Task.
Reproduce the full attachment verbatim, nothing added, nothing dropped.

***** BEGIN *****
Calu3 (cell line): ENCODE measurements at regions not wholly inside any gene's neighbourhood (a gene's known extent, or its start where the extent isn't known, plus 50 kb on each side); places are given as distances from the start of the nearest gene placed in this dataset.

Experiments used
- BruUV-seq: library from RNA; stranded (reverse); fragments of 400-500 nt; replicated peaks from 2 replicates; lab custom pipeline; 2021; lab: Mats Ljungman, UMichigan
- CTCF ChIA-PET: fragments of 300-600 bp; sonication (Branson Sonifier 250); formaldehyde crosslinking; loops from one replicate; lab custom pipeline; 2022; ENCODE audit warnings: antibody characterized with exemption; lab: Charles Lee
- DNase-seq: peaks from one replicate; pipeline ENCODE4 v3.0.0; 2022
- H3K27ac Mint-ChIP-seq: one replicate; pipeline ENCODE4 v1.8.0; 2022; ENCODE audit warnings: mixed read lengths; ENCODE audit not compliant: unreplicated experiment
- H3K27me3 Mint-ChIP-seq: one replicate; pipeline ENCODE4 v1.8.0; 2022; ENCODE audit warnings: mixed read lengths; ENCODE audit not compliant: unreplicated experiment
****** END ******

Calu3 (cell line): ENCODE measurements at regions not wholly inside any gene's neighbourhood (a gene's known extent, or its start where the extent isn't known, plus 50 kb on each side); places are given as distances from the start of the nearest gene placed in this dataset.

Experiments used
- BruUV-seq: library from RNA; stranded (reverse); fragments of 400-500 nt; replicated peaks from 2 replicates; lab custom pipeline; 2021; lab: Mats Ljungman, UMichigan
- CTCF ChIA-PET: fragments of 300-600 bp; sonication (Branson Sonifier 250); formaldehyde crosslinking; loops from one replicate; lab custom pipeline; 2022; ENCODE audit warnings: antibody characterized with exemption; lab: Charles Lee
- DNase-seq: peaks from one replicate; pipeline ENCODE4 v3.0.0; 2022
- H3K27ac Mint-ChIP-seq: one replicate; pipeline ENCODE4 v1.8.0; 2022; ENCODE audit warnings: mixed read lengths; ENCODE audit not compliant: unreplicated experiment
- H3K27me3 Mint-ChIP-seq: one replicate; pipeline ENCODE4 v1.8.0; 2022; ENCODE audit warnings: mixed read lengths; ENCODE audit not compliant: unreplicated experiment